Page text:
Inherit the Worth

Political icon and saint Carrie Meek is a lobbyist juggernaut

Former U.S. Congresswoman Carrie Meek, the first African American from Florida elected to Congress since Reconstruction, retired from political office four years ago, saying she no longer had the physical stamina to keep up with the doings on Capitol Hill. Last year she jokingly told reporters she was enjoying her newfound free time watching The View, Dr. Phil, and Oprahon the tube.

But daytime television is not the only pastime in the 80-year-old political icon's life. She has parlayed her retirement into a second career as a lobbyist. Last year she worked as a shill for both the rock-mining industry and a Miami-based homebuilder who is sponsoring a controversial plan to build on nearly 1000 acres recently annexed by Florida City.

Just recently, Miami-Dade County Commissioner Sally Heyman secured for Meek and another ex-politician, once-powerful Democratic state Rep. Michael Abrams, a sweetheart contract to lobby on behalf of Miami-Dade County. The choice, which was approved unanimously by the county commission, came four months after an impartial committee of county executives had already chosen three top-flight law firms to represent the county.

During a recent telephone interview, the usually loquacious and candid Meek was reluctant to discuss her new business endeavors. "I really don't feel comfortable giving out information without consulting with my clients," she said in her trademark soft and raspy Tallahassee twang. "I don't think it would be appropriate."

Meek, a Democrat, relinquished her political throne in 2002 to her son Kendrick, who today is running for re-election to keep the congressional seat his mother won in 1992. A shrewd politician who served on the U.S. House of Representatives' Appropriations Committee, Carrie Meek timed her retirement perfectly — giving Kendrick's potential opponents only two months before the Democratic primary to mount a campaign. Write-in Socialist candidate Michael Italie was the son's only opposition. Before her congressional tenure, Meek spent ten years as the first black woman elected to the state Senate.

In 2001 she founded the Carrie Meek Foundation, a nonprofit organization that accepts corporate donations and taxpayer funding to aid and support cultural and economic development programs in Miami's inner cities. In April 2003 the foundation received $100,000 from Miami-Dade. And earlier this year the City of Miami gave the nonprofit $100,000.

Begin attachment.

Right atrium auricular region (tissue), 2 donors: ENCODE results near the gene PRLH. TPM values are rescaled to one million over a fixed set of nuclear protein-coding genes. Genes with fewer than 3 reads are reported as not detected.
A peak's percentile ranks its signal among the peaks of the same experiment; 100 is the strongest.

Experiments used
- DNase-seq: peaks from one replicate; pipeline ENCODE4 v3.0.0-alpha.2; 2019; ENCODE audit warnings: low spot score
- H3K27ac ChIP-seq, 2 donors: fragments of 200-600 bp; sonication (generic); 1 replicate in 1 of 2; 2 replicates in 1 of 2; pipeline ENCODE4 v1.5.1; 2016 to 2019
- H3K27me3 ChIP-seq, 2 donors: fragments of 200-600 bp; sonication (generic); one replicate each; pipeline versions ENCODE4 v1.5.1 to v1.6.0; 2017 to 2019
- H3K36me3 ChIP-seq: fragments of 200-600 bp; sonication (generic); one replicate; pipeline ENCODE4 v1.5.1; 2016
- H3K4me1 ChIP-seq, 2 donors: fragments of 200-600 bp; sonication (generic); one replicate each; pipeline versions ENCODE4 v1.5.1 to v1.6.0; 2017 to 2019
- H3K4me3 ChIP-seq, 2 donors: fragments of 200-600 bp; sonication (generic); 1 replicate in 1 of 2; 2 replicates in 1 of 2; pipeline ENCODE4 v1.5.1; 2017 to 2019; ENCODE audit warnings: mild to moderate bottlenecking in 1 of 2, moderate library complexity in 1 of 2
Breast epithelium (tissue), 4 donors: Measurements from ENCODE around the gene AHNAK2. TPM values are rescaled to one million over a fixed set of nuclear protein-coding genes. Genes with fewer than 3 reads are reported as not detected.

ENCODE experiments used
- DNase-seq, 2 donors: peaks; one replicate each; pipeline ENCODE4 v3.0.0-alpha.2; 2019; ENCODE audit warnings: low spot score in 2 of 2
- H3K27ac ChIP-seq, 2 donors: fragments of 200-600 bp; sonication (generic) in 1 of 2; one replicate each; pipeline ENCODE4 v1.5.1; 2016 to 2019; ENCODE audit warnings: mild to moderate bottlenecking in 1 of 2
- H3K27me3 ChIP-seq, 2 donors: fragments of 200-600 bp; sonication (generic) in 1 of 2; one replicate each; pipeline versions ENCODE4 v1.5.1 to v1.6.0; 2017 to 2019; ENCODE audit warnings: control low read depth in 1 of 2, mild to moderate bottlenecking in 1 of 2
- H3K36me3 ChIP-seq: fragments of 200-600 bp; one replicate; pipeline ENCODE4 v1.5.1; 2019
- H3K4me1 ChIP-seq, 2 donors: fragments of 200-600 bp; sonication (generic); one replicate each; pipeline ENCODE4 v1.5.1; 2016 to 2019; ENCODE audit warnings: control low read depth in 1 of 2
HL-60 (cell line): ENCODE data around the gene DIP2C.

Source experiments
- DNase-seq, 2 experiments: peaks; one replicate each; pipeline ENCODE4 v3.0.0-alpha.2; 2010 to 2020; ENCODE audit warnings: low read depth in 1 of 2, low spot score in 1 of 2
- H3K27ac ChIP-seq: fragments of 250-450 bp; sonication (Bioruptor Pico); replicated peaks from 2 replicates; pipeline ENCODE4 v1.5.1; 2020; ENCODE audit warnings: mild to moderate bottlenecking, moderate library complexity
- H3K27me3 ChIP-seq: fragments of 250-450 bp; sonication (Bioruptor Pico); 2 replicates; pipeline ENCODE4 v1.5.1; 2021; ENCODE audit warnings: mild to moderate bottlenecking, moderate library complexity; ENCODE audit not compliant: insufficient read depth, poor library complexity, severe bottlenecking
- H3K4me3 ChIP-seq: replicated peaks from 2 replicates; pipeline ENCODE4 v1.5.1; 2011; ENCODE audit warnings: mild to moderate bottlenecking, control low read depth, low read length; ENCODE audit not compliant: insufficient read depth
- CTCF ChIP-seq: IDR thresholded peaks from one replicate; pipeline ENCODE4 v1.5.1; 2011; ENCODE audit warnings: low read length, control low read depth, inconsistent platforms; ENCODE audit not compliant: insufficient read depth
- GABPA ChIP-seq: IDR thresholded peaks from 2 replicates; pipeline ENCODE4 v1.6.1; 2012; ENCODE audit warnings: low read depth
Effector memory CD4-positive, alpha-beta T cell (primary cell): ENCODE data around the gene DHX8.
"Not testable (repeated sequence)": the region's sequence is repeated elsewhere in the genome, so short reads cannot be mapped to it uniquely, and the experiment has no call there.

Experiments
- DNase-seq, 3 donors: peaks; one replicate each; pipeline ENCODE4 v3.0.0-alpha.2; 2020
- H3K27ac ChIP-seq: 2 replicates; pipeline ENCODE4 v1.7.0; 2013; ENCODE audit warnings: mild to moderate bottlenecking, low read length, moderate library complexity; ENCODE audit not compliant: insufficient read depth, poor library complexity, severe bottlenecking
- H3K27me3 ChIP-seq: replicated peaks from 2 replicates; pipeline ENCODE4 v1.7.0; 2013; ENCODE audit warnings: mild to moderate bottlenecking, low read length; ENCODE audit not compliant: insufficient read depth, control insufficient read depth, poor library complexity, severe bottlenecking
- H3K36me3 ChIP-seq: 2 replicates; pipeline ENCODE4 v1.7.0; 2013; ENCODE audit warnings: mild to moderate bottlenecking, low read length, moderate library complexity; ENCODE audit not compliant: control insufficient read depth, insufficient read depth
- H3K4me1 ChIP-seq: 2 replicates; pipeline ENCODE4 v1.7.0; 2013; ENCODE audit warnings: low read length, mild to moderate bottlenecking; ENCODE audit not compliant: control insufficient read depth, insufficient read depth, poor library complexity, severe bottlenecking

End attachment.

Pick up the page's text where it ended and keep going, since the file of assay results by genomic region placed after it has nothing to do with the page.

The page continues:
In 2004 Meek incorporated the Carrie Meek Group, a lobbying and consulting firm. A year later, according to Miami-Dade lobbyist registration records, Meek represented residential developer Lennar Homes Inc.; the Miami-Dade Limestone Products Association, a coalition of rock-mining companies; and Concourse Concessions Inc., a company trying to do business at Miami International Airport.

A guarded Meek allowed that she has done "community outreach" for Lennar, as well as attended public hearings on behalf of the homebuilder. When asked specifics about her community outreach, Meek referred New Times to Lennar. Company spokesman Mark Sustana declined comment.

Meek could not recall her employment with the limestone association but remembered working alongside rock mining's longtime hired gun, Miami attorney and former state legislator Miguel de Grandy.

Massie Ritsch, spokesman for the Center for Responsive Politics, a Washington D.C.-based watchdog group, says it is common for congressional leaders to leave office and take up new careers as lobbyists. "They are sought after because of their relationships in Congress," Ritsch notes. "Former insiders have an advantage."

Late last year Meek was among more than twenty bidders angling for the $1.2-million-per-year contract to represent the county in Washington. She and Abrams, who served in the legislature from 1980 to 1994, came in fourth and fifth, respectively, during the selection process.

But the selection committee opted to recommend the top bidders, consisting of Greenberg Traurig, Alcalde & Fay, and Tew Cardenas. Under the plan the committee recommended to commissioners, each lobbying firm will annually receive $200,000 and an additional $100,000 in contingency funds. Another $225,000 was set aside for a staff office in D.C.

On January 24, the day the lobbying contract was forwarded to the county commission for a vote, Heyman laid the groundwork for Meek and Abrams to get a piece of the action. As chairman of the intergovernmental, recreational, and cultural committee, the North Dade Democrat directed staff to draw up separate contracts at $75,000 each for Meek and Abrams, using the funds set aside for the office. Heyman made the request right before the beginning of the committee meeting, says one county staffer in attendance who asked to remain anonymous.

"I almost fell out of my chair," the employee says. "It was a clear example of a commissioner steering a contract. If that's the case, why bother with a selection committee?"

When the lobbying contract was later discussed by the full committee at the same meeting, Heyman was vague. She said only that she had amended the deal to "allow staff to come back with a proposal for work orders to use two specific individuals for specific projects."

At the March 15 committee meeting, Heyman revealed she wanted to add Meek and Abrams because of their "strengths and relationships" in Congress. Heyman said Meek and Abrams would lobby only if they were needed.

Commissioner Dennis Moss was the only committee member to question the deal. "My concern is that we don't start grabbing folks out of the air," he said. "We still find ourselves under a lot of scrutiny. We don't want to open additional cans of worms."

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